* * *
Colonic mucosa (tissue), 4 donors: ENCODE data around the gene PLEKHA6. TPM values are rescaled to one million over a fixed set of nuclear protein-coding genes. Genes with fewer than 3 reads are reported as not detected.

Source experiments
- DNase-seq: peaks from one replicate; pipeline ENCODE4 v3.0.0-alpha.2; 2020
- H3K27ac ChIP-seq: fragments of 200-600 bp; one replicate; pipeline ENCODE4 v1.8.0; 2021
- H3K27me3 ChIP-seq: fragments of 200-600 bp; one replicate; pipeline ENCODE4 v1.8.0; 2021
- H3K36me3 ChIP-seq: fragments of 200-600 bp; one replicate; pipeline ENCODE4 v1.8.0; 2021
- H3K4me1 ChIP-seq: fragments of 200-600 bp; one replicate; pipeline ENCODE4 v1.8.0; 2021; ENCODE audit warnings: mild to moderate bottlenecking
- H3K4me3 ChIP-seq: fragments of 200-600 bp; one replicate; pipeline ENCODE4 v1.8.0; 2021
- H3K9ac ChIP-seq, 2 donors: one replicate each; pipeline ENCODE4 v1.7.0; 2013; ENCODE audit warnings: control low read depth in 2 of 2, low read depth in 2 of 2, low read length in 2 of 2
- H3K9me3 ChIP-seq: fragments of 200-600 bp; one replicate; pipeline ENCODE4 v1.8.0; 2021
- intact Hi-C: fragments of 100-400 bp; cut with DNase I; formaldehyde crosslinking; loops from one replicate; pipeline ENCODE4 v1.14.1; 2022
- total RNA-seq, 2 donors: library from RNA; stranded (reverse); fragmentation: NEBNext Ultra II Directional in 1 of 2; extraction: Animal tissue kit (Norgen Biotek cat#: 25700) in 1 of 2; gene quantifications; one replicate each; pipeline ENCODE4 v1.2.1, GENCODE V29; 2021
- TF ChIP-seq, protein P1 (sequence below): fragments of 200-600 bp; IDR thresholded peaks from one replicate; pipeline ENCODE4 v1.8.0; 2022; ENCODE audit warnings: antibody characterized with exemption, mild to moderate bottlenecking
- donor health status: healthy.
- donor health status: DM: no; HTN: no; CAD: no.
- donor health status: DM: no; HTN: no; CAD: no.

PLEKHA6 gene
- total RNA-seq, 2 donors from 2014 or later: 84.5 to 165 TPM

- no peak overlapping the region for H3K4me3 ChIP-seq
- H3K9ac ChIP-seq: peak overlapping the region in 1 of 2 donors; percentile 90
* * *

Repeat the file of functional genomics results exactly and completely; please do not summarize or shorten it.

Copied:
Colonic mucosa (tissue), 4 donors: ENCODE data around the gene PLEKHA6. TPM values are rescaled to one million over a fixed set of nuclear protein-coding genes. Genes with fewer than 3 reads are reported as not detected.

Source experiments
- DNase-seq: peaks from one replicate; pipeline ENCODE4 v3.0.0-alpha.2; 2020
- H3K27ac ChIP-seq: fragments of 200-600 bp; one replicate; pipeline ENCODE4 v1.8.0; 2021
- H3K27me3 ChIP-seq: fragments of 200-600 bp; one replicate; pipeline ENCODE4 v1.8.0; 2021
- H3K36me3 ChIP-seq: fragments of 200-600 bp; one replicate; pipeline ENCODE4 v1.8.0; 2021
- H3K4me1 ChIP-seq: fragments of 200-600 bp; one replicate; pipeline ENCODE4 v1.8.0; 2021; ENCODE audit warnings: mild to moderate bottlenecking
- H3K4me3 ChIP-seq: fragments of 200-600 bp; one replicate; pipeline ENCODE4 v1.8.0; 2021
- H3K9ac ChIP-seq, 2 donors: one replicate each; pipeline ENCODE4 v1.7.0; 2013; ENCODE audit warnings: control low read depth in 2 of 2, low read depth in 2 of 2, low read length in 2 of 2
- H3K9me3 ChIP-seq: fragments of 200-600 bp; one replicate; pipeline ENCODE4 v1.8.0; 2021
- intact Hi-C: fragments of 100-400 bp; cut with DNase I; formaldehyde crosslinking; loops from one replicate; pipeline ENCODE4 v1.14.1; 2022
- total RNA-seq, 2 donors: library from RNA; stranded (reverse); fragmentation: NEBNext Ultra II Directional in 1 of 2; extraction: Animal tissue kit (Norgen Biotek cat#: 25700) in 1 of 2; gene quantifications; one replicate each; pipeline ENCODE4 v1.2.1, GENCODE V29; 2021
- TF ChIP-seq, protein P1 (sequence below): fragments of 200-600 bp; IDR thresholded peaks from one replicate; pipeline ENCODE4 v1.8.0; 2022; ENCODE audit warnings: antibody characterized with exemption, mild to moderate bottlenecking
- donor health status: healthy.
- donor health status: DM: no; HTN: no; CAD: no.
- donor health status: DM: no; HTN: no; CAD: no.

PLEKHA6 gene
- total RNA-seq, 2 donors from 2014 or later: 84.5 to 165 TPM

- no peak overlapping the region for H3K4me3 ChIP-seq
- H3K9ac ChIP-seq: peak overlapping the region in 1 of 2 donors; percentile 90